“The world of wagashi is vast,” said Kazuo Aoyama, the third-generation owner of Kikuzuki, a sweet shop operating in Yanaka for nearly 90 years. Aoyama, 87, has made wagashi, traditional Japanese confectionary sweets, for 70 years. At Kikuzuki, run now by his two sons, every step in making his exquisite wagashi—even soaking, boiling, and mashing azuki beans to make the sweet red bean paste anko—is still done by hand.
“Nowadays,” said Aoyama, elegant in his steel-grey kimono, “most wagashi shops buy ready-made or processed anko from a wholesale company. There are just a few shops left that do everything the traditional way.”
Wagashi has been a Japanese delicacy for hundreds of years. Its variations are endless. Anko can be nestled in a bun, covered with glutinous rice, layered between wafers, surrounded by white bean paste, even wrapped in a cherry leaf. Wagashi are often shaped and colored to represent a flower or another seasonal symbol. But creating an entirely new wagashi, not a variation on a theme, requires the skills of a master craftsman and the sensibilities of an artist. Aoyama created two entirely new wagashi—an astonishing accomplishment.
Recognized by Taito Ward and the city of Tokyo as a master artisan of wagashi, Aoyama garnered many awards, but he seems particularly proud of the poem written by the famous haiku poetess Teijo Nakamura about one of his original creations, the green plum ao ume wagashi.
The framed haiku, which hangs among other placards and certificates on the shop wall, roughly translates: ”It is only in Bungo you get plums as plump as this wagashi.”
This charming confection, with its delicate shades of green, is Kikuzuki’s best seller. Under the soft skin is not anko, but shiromiso-an, a white bean paste sweetened with Kyoto miso. The filling has the same pale gold color and texture as a ripe plum. When you bite into the sweet, you would swear that it has a plum taste, but this is an illusion.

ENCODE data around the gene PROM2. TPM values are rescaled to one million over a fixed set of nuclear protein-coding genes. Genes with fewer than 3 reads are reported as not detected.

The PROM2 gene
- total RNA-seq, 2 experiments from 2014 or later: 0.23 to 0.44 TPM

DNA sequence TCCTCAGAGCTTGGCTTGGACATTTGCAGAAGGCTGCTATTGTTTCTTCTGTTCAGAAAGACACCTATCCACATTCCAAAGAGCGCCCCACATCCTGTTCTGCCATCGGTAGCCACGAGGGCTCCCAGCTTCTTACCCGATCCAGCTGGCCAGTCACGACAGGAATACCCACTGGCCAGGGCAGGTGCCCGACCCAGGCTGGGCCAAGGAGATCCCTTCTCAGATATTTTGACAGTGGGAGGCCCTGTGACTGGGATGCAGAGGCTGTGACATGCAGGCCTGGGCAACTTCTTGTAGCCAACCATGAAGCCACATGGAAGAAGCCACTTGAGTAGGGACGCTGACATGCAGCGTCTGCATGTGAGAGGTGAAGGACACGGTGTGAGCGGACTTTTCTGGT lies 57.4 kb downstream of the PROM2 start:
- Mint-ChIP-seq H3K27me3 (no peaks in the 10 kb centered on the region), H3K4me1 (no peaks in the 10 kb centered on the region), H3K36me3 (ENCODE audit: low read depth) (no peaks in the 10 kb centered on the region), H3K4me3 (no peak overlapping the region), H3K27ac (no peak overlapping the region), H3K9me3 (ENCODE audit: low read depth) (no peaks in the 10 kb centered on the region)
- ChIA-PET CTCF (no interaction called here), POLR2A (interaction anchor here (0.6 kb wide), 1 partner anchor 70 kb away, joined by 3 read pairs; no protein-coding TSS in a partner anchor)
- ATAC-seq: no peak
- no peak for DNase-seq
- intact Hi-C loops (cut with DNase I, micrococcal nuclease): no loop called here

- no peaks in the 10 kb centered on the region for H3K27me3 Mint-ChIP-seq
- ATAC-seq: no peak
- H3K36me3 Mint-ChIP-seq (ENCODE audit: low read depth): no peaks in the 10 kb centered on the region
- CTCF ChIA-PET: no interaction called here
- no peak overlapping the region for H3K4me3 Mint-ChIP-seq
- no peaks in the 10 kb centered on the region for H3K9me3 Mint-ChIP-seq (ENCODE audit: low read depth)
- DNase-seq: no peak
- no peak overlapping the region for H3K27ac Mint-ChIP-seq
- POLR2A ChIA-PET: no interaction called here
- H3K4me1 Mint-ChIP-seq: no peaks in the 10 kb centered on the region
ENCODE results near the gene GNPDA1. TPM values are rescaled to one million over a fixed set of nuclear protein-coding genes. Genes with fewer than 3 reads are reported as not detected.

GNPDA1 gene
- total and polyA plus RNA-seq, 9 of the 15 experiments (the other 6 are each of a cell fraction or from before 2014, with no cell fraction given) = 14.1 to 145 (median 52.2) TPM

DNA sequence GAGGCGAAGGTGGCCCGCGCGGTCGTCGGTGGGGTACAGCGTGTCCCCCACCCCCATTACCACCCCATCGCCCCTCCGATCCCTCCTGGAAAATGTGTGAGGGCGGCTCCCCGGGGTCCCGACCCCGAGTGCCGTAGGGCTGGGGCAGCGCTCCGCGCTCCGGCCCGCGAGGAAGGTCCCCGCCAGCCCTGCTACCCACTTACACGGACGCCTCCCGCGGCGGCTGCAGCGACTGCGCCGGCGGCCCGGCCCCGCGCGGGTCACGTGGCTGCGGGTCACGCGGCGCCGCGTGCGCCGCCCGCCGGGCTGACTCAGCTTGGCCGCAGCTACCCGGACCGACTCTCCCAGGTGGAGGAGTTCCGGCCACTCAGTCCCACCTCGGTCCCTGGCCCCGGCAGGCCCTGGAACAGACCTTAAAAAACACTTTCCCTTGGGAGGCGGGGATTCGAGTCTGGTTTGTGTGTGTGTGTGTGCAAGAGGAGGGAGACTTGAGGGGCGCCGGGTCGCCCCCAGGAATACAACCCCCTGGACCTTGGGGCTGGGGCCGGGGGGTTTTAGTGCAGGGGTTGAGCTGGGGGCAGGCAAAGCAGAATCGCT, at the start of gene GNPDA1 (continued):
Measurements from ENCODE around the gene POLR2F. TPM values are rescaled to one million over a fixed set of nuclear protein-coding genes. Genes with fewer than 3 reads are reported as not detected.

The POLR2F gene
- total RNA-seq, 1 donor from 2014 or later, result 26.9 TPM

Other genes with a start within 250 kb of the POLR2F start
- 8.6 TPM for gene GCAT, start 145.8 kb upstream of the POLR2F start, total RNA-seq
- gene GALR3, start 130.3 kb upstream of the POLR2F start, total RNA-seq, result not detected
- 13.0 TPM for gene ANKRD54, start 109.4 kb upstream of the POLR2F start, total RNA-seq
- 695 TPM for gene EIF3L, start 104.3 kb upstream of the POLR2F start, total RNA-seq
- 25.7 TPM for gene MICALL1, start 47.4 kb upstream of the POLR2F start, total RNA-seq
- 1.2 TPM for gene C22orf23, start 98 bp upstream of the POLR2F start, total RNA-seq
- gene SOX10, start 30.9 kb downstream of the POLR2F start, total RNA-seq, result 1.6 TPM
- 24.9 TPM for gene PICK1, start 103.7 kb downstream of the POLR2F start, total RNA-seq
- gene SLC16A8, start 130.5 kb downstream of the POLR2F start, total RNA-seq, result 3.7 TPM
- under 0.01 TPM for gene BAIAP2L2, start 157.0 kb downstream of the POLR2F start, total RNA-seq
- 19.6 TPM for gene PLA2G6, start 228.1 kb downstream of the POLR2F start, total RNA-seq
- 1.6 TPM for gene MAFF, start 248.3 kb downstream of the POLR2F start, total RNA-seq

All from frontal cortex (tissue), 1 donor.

Aoyama’s other original creation is his ambrosial yuzumochi. This soft, gelatinous sweet contains the peel of yuzu, the deliciously scented citron.
To make yuzumochi, the shop buys every December some 1500 yuzu—a year’s supply—from a grove of ancient trees in Ogose in Saitama. “The fruit is not very beautiful, but it’s the most fragrant in Japan,” explained Aoyama. “We throw away the pulp and juice and only use the peel. If the peel runs out, we stop selling yuzumochi.” He shrugged his shoulders and said with a smile, “It’s a crazy way to run a business.”
This shop is about a ten-minute walk from Nezu station, up toward Yanaka cemetery. You can sample both sweets with a bowl of freshly whisked bitter green tea in the shop in a small café section.
Kikuzuki (03-3821-4192), 6-1-3 Yanaka, Taito Ward. Closed Tuesdays.
Here’s a list of some of my favorite wagashi shops around Tokyo.
Kotobukido (0120-480400 Free dial), Koganei imo, 2-1-4 Nihonbashi Ningyocho, Chuo Ward. Closed Sunday.
Toraya (03-3408-4121), Seasonal wagashi and yokan, 4-9-22 Akasaka, Minato Ward. Outlets in most major departments.
Shimura (03-3953-3388), Tsukumo mochi, 3-13-3 Mejiro, Toshima Ward. Closed Sunday.
Itakuraya (03-3667-4818), Ningyo yaki, Nihonbashi Ningyocho 2-4-2, Chuo Ward. Closed Sunday and holidays.
Chomeiji Sakuramochi (03-3622-3266), Edo-period Sakuramochi, 5-1-14 Mukojima, Sumida Ward. Closed Monday.
Tokutaro (03-3874-4073), Kintsuba, 3-36-2 Asakusa, Taito Ward.
Usagiya (03-3831-6195), Dorayaki, 1-10-10 Ueno, Taito Ward. Closed Wednesday.
Mangando (03-3622-3128), Imokin, 1-19-16 Azumabashi, Sumida Ward. Closed Sunday.
Habutae Dango (03-3891-2924), Habutae dango, 5-54-3 Higashi Nippori, Arakawa Ward. Closed Tuesday.